The Effect of Early Childhood Development Programs on Women's Labor Force Participation and Older Children's Schooling in Kenya
June 2000 - Economic incentives have a powerful effect on the work behavior of women with children in Kenya. In addition to increasing the future productivity of children, government subsidies of low-cost early childhood development programs would increase the number of mothers who work, thus increa...
The World Bank
|Collection:||World Bank E-Library Archive - Collection details see MPG.ReNa|
|Summary:||June 2000 - Economic incentives have a powerful effect on the work behavior of women with children in Kenya. In addition to increasing the future productivity of children, government subsidies of low-cost early childhood development programs would increase the number of mothers who work, thus increasing the incomes of poor households and lifting some families out of poverty. They would also increase older girls' enrollment in school, by releasing them from child care responsibilities. About 20,000 early childhood development centers provided day care for and prepared for primary school more than 1 million children aged three to seven (roughly 20 percent of children in that age group) in Kenya in 1995. The number of child care facilities reached 23,690 by the end of 1999. Lokshin, Glinskaya, and Garcia analyze the effect of child care costs on households' behavior in Kenya.|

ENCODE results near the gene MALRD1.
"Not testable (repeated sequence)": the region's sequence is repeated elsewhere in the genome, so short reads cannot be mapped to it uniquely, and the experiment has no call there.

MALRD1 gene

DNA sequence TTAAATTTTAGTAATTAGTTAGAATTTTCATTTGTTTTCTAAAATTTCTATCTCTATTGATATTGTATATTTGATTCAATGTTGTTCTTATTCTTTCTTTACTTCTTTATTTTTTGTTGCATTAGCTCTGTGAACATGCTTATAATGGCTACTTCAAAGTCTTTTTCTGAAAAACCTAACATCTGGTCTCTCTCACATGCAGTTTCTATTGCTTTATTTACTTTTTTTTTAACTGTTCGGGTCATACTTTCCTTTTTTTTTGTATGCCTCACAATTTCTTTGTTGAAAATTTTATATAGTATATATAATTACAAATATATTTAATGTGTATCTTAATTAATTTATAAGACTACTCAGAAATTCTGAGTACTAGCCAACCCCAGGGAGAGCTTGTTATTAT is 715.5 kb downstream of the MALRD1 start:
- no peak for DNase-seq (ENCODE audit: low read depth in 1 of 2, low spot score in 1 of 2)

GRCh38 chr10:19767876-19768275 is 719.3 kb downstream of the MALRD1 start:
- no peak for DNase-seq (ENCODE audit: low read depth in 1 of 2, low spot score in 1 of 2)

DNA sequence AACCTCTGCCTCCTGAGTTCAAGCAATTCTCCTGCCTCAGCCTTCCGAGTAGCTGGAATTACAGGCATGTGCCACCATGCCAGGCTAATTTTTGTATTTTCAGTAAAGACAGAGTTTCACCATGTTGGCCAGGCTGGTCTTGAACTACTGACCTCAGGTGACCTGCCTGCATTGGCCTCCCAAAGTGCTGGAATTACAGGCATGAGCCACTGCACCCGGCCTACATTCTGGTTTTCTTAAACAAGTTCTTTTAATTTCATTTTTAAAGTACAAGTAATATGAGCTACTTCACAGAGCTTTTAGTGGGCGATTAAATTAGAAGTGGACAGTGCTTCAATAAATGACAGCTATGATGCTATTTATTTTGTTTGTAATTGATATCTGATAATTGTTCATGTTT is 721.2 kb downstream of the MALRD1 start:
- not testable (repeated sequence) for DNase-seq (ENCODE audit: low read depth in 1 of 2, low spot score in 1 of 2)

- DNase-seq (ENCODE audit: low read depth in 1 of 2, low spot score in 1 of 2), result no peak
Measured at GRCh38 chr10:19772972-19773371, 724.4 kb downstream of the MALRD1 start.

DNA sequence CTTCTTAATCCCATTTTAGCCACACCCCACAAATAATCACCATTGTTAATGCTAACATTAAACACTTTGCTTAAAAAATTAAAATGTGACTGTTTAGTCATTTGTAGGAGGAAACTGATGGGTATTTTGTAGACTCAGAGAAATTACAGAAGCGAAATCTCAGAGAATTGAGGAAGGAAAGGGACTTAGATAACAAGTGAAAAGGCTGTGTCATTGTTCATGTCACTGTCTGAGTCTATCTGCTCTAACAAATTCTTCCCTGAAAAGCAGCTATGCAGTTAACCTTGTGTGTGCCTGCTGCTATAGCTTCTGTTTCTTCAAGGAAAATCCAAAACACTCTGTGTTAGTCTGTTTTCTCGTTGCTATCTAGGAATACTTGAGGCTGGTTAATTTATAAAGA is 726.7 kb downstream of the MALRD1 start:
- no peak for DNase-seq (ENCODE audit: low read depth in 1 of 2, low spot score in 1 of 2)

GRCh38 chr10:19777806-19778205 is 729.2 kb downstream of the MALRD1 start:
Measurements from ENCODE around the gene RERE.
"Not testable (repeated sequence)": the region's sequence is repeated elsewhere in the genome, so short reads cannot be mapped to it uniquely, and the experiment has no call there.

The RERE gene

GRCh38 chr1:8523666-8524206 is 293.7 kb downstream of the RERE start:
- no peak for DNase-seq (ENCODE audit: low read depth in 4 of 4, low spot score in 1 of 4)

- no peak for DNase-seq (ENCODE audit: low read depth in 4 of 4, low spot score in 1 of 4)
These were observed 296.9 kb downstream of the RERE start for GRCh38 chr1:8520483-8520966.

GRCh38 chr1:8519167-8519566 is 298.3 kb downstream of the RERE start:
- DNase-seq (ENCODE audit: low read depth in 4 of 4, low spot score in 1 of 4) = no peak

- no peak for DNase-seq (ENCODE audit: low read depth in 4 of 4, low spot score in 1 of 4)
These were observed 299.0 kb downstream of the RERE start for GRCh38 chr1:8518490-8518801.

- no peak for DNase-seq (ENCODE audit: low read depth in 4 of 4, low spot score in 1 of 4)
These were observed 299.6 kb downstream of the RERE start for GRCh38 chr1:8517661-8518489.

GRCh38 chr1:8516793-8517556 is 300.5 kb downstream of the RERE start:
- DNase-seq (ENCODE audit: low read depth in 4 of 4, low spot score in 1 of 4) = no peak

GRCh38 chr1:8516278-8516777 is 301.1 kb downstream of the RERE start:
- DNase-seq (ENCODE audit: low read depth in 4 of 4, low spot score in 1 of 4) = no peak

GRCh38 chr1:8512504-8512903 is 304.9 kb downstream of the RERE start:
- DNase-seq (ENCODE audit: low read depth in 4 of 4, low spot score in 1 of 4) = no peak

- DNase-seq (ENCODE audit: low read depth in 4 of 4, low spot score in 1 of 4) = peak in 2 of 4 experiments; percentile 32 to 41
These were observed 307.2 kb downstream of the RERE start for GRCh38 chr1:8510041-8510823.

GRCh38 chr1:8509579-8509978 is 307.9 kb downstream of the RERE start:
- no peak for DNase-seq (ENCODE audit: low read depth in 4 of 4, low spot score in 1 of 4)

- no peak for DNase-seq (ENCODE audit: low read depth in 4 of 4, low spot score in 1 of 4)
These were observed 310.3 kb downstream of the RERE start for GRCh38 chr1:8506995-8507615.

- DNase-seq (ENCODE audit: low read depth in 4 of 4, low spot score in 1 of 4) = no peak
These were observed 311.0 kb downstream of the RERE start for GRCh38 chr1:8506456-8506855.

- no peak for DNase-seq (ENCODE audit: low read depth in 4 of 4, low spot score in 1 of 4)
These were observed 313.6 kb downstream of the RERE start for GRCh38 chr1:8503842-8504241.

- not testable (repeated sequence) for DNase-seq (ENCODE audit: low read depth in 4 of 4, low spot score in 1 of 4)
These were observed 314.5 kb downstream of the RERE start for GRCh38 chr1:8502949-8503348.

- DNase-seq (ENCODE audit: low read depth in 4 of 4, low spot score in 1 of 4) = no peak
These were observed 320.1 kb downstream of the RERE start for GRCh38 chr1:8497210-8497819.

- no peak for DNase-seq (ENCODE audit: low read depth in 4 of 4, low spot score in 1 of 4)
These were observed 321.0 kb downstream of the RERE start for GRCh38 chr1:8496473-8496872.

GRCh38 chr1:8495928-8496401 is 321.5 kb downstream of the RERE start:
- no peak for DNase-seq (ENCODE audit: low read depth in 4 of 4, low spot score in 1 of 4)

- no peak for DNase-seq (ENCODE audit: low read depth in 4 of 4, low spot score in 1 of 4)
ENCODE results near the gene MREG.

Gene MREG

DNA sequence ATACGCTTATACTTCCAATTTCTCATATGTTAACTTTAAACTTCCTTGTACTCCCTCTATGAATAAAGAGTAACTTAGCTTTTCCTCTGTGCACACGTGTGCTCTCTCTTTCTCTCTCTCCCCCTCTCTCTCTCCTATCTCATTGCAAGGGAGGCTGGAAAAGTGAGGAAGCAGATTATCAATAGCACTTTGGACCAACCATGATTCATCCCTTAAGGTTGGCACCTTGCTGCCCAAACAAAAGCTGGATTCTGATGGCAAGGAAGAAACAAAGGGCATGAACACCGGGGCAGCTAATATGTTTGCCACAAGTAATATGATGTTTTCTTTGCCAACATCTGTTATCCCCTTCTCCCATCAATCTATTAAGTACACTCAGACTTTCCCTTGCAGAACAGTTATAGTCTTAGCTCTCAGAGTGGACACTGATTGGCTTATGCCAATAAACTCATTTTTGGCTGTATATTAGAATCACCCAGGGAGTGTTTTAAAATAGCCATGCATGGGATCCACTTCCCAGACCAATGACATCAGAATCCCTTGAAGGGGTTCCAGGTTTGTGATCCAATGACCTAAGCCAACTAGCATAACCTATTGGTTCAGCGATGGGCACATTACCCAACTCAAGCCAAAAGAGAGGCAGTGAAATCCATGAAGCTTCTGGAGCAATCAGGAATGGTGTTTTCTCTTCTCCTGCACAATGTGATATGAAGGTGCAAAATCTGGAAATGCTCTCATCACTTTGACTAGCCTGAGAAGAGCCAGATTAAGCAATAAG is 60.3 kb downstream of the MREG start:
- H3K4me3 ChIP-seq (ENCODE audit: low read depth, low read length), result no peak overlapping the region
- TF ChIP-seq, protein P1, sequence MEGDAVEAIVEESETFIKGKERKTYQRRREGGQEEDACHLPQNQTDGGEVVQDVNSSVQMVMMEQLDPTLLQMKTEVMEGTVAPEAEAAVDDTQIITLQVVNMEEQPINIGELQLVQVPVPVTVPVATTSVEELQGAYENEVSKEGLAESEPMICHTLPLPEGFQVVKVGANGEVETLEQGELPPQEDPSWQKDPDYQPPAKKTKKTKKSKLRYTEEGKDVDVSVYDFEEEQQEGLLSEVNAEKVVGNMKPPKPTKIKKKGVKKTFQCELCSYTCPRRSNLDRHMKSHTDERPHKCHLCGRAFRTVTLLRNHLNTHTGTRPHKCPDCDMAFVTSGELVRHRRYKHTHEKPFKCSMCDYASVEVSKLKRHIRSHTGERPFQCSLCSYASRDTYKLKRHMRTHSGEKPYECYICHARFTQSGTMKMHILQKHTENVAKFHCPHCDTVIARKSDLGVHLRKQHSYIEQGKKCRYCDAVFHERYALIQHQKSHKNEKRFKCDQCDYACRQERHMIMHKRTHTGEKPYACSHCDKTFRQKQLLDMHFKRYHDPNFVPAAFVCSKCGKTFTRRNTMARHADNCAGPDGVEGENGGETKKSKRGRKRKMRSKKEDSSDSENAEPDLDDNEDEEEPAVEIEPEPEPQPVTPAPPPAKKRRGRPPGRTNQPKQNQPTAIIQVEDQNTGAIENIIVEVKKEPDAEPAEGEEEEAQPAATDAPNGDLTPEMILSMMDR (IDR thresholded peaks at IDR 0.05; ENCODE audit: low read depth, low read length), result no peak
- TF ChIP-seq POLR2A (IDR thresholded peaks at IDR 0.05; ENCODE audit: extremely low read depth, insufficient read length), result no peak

For households with children aged three to seven, they model household demand for mothers' participation in paid work, the participation in paid work of other household members, household demand for schooling, and household demand for child care. They find that: · A high cost for child care discourages households from using formal child care facilities and has a negative effect on mothers' participation in market work. · The cost of child care and the level of mothers' wages affect older children's school enrollment, but these factors affect boys' and girls' schooling differently. An increase in mothers' wages increases boys' enrollment but depresses girls' enrollment. · Higher child care costs have no significant effect on boys' schooling but significantly decrease the number of girls in school.
This paper - a joint product of Poverty and Human Resources, Development Research Group; Poverty Reduction and Economic Management Sector Unit, South Asia Region; and Human Development 1, Africa Technical Families - is part of a larger effort in the Bank to study the role of gender in the context of the household, institutions, and society. The authors may be contacted at firstname.lastname@example.org, email@example.com, or firstname.lastname@example.org
|Physical Description:||Online-Ressource (1 online resource (42 p.))|